By By Uche Osunkwo
The authorities need to understand that there is what I can describe as ‘refuse management confusion’ now consequent upon which people find it difficult to know, understand and follow policies and directives as expected.
As it is currently, there is no clearly defined agenda for it besides the staccato and uncoordinated pronouncements emanating from diverse sources; most of them verbally emphasizing on the need of cleanliness and the need for people to be serious about it, without outlining practical ways of ensuring that.
Most often, what should be guiding directives, do not offer much but betray the authorities’ conviction that people deliberately disobey refuse management rules, hence the poor sanitary condition we experience, which, generally, is not the fact.
Factually, though one can’t rule out cases of mischief to that regard, but that is being over generalized, as people do not prefer living with filth and dirt, though circumstances of helplessness often push them into unbecoming self-help actions like illegal dumping of refuse.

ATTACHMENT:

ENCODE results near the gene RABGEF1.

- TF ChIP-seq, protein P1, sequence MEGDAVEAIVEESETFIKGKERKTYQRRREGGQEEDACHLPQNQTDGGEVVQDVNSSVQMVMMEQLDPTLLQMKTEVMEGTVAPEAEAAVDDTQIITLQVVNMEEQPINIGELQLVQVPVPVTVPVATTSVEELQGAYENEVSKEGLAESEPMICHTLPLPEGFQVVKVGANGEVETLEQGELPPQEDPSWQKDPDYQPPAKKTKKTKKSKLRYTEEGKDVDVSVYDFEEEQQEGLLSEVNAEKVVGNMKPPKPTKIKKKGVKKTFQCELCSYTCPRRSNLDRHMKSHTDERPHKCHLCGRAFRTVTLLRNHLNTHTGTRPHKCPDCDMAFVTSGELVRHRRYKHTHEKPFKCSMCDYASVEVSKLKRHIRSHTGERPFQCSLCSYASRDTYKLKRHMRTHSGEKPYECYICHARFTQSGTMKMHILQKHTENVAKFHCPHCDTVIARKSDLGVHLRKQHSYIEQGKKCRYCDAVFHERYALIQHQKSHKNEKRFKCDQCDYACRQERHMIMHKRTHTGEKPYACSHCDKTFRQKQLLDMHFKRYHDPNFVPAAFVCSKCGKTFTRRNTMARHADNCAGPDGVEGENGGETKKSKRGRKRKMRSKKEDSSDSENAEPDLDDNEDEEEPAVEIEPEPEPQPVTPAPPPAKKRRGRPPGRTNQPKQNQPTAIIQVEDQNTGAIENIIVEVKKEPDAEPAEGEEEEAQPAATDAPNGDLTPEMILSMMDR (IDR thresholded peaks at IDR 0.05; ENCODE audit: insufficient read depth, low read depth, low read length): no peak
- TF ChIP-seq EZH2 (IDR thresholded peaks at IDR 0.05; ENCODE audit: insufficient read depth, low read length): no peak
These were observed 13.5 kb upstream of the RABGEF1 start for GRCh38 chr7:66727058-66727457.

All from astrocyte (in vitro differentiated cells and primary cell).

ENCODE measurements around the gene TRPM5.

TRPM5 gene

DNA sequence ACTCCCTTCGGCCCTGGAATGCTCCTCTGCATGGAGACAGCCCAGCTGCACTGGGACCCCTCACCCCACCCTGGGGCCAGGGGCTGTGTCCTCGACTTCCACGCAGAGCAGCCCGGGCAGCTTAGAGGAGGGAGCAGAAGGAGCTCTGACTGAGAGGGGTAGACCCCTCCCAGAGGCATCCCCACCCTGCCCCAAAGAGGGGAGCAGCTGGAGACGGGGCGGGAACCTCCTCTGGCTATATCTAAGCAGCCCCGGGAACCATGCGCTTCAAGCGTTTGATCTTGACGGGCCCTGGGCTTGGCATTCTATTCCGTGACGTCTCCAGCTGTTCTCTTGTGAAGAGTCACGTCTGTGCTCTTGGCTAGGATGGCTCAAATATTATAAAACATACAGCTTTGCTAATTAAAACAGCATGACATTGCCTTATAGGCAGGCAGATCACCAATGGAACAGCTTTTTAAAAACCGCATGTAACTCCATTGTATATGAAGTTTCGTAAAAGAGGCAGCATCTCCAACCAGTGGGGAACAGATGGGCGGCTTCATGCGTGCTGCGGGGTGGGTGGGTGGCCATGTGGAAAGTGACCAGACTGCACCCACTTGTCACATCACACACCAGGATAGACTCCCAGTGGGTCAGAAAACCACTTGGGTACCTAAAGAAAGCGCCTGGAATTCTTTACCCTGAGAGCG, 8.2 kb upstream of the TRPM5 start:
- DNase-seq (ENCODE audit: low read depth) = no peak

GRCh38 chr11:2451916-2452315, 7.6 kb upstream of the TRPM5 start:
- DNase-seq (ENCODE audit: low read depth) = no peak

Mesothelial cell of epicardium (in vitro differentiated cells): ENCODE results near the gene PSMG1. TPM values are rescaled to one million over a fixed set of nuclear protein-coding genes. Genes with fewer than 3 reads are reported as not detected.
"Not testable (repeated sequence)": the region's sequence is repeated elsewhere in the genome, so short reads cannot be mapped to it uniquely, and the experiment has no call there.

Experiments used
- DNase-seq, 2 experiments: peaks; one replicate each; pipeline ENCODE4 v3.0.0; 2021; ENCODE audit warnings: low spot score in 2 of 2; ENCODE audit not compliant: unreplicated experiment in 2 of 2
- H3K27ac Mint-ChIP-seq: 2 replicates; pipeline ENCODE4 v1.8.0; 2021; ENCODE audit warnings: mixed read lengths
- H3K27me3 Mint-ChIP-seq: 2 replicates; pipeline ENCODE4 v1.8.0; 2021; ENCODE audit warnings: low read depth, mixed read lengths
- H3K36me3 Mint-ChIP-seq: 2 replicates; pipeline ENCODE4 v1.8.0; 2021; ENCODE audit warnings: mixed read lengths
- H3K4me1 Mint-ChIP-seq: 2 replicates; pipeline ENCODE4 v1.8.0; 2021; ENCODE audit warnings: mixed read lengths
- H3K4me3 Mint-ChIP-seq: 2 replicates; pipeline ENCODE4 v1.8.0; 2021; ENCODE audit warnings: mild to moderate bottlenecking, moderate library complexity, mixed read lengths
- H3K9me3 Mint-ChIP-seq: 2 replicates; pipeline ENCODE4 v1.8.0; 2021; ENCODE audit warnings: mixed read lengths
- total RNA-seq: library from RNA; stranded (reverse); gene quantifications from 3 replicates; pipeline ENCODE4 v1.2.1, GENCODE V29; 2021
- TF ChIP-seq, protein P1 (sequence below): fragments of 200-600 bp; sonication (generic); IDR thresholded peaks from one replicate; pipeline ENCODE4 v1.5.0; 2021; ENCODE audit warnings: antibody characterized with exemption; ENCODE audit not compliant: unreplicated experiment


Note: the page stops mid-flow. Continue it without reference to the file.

The contention here is that the public is not in possession of a defined package of the government’s refuse management agenda, well domesticated for grassroots’ practical use and application.
My observation is that the dismantled strategy of designating public refuse deposition points offered more hope than the current house to house collection method.
By Uche Osunkwo, Awka Anambra State.